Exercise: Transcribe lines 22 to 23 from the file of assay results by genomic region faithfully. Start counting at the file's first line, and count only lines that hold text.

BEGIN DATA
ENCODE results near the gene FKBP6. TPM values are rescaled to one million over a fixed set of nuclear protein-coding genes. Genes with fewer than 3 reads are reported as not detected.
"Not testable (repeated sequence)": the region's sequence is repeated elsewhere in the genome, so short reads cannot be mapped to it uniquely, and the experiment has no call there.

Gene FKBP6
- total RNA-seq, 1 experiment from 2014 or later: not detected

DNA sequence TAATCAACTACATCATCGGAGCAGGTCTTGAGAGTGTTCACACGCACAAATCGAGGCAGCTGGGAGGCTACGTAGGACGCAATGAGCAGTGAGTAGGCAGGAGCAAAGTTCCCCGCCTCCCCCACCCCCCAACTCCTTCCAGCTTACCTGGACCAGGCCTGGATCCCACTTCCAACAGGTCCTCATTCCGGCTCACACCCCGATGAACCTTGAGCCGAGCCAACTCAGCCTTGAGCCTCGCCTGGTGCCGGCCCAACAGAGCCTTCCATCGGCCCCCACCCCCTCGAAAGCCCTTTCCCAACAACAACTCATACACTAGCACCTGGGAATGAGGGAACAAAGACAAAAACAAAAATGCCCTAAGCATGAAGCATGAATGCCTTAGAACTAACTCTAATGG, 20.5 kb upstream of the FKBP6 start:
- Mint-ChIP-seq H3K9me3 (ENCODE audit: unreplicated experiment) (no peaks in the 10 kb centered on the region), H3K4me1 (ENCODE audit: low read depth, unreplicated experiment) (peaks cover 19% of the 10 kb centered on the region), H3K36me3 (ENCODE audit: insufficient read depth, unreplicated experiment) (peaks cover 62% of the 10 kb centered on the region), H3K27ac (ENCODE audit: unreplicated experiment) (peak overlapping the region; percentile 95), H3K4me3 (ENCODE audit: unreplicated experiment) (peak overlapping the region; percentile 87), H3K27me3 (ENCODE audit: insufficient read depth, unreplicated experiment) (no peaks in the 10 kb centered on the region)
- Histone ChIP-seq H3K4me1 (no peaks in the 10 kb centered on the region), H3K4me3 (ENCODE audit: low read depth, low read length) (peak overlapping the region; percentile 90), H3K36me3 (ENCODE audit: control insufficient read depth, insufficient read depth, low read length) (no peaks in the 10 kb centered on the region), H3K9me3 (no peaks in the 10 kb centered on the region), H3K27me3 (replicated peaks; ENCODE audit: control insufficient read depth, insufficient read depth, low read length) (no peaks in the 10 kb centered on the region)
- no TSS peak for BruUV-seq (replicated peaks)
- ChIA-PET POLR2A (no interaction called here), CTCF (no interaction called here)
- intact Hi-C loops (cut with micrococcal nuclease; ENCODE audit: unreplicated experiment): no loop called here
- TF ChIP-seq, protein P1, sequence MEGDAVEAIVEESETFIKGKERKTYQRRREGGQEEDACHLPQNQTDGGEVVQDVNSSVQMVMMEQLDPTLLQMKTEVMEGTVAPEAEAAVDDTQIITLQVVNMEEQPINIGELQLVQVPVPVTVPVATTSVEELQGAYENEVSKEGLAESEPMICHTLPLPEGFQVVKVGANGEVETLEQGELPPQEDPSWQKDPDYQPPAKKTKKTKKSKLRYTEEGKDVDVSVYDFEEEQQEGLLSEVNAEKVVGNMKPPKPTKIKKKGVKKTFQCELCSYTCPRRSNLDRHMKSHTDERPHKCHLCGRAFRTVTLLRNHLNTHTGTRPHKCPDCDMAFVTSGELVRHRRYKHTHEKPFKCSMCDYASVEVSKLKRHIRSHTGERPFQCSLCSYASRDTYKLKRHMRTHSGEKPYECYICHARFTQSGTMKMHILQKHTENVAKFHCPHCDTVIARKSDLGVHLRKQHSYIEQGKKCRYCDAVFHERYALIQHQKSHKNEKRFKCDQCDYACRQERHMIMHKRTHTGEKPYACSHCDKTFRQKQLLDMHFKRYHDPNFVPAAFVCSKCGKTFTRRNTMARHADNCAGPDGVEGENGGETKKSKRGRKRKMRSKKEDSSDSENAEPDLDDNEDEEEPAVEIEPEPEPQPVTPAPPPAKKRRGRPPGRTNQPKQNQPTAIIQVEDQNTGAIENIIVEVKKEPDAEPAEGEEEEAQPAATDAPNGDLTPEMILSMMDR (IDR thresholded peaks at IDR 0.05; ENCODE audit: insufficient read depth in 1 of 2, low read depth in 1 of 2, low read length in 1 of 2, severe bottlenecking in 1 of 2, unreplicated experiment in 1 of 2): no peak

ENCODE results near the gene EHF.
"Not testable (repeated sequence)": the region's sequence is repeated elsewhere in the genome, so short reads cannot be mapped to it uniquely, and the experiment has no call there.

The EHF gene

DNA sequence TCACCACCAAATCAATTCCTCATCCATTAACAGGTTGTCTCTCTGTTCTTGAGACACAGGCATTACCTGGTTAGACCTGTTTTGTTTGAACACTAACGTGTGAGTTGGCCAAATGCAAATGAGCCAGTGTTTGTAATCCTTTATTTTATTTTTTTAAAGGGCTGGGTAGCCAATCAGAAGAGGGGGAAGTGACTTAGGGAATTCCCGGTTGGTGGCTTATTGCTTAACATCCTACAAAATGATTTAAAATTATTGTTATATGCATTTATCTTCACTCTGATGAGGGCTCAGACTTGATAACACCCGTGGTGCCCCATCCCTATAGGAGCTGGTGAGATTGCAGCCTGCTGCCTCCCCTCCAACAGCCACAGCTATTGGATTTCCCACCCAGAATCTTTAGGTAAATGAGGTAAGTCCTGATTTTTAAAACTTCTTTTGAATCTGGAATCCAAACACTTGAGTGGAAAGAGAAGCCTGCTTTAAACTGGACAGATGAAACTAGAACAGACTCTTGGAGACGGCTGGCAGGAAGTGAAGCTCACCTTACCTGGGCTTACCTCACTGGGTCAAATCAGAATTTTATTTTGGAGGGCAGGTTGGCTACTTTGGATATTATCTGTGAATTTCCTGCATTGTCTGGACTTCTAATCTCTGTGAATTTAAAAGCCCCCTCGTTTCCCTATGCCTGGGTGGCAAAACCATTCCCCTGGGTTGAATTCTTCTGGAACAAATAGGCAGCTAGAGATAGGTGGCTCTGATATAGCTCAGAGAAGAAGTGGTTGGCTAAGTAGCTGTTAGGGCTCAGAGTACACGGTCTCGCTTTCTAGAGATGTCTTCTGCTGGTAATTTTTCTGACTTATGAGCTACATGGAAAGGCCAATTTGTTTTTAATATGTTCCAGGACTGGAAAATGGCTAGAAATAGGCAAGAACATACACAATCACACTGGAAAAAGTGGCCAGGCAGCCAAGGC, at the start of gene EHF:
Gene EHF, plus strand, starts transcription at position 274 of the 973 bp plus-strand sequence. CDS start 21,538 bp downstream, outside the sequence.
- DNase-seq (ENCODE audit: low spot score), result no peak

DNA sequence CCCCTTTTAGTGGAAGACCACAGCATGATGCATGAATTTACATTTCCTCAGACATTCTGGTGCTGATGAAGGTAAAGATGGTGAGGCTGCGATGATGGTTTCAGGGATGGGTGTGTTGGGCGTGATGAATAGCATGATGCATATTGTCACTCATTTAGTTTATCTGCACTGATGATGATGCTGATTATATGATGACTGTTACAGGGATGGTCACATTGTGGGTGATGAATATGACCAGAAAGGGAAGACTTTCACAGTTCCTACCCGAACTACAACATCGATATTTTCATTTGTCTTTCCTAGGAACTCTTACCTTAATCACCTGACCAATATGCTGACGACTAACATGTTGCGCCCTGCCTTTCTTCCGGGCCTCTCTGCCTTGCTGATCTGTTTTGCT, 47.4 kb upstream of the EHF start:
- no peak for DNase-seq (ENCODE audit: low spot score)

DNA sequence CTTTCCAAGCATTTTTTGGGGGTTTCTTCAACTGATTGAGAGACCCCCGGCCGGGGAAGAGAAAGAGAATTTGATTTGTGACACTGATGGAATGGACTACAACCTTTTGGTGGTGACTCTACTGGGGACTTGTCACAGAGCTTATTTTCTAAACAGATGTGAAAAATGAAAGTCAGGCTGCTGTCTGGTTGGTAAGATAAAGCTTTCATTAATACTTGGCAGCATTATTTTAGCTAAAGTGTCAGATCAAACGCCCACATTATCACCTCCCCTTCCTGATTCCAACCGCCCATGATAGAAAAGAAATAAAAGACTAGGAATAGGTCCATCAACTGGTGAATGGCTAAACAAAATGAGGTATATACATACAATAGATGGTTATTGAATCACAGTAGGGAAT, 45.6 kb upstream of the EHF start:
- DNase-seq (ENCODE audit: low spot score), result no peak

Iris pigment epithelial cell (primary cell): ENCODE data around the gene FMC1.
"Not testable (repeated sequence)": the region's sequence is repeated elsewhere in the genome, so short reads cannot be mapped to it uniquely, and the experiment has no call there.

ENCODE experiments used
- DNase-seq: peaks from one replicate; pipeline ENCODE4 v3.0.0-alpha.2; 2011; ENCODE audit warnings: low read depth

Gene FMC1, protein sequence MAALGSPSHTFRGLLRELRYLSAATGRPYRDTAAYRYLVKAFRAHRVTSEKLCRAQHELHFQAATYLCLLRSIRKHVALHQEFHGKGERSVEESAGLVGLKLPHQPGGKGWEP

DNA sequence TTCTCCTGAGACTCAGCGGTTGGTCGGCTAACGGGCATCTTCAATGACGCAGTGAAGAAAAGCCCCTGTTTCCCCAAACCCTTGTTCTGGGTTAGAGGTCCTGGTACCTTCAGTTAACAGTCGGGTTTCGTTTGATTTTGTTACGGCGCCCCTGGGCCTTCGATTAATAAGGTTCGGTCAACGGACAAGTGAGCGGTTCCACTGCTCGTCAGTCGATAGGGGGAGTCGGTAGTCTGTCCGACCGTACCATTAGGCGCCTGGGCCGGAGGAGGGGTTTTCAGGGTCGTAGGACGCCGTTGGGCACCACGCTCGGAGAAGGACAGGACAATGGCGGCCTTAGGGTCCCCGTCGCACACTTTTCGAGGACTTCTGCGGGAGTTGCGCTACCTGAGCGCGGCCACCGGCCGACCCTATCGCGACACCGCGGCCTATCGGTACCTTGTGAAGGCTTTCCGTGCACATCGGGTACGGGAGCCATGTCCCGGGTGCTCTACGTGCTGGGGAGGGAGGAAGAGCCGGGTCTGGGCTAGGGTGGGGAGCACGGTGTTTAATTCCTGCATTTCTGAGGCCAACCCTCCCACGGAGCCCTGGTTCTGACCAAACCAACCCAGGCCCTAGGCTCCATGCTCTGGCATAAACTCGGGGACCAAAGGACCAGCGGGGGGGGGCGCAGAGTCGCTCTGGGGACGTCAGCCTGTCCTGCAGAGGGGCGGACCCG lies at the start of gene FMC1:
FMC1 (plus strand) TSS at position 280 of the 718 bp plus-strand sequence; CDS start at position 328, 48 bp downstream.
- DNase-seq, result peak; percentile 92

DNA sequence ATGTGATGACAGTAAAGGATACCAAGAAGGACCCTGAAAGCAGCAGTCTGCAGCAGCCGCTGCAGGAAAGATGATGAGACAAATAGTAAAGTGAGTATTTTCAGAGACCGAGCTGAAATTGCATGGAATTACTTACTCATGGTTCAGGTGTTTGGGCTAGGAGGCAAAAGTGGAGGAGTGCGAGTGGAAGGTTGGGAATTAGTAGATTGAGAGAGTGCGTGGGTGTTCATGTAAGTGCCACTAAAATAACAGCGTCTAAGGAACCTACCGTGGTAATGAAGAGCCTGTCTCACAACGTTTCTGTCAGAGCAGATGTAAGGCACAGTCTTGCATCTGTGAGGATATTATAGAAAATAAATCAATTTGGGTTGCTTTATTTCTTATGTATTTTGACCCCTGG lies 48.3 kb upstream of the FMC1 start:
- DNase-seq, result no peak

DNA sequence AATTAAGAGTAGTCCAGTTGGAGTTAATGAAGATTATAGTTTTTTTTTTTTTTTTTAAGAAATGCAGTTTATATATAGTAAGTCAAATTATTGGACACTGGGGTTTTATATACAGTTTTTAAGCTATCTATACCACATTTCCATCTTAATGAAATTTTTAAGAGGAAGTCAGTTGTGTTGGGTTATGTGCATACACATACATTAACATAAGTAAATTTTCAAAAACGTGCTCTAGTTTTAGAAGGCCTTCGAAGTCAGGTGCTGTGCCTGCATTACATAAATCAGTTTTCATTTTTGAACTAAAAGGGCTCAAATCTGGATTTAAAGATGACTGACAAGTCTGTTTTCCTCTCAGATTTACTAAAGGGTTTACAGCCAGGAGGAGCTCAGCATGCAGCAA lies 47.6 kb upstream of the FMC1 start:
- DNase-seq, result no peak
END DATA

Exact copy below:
Iris pigment epithelial cell (primary cell): ENCODE data around the gene FMC1.
"Not testable (repeated sequence)": the region's sequence is repeated elsewhere in the genome, so short reads cannot be mapped to it uniquely, and the experiment has no call there.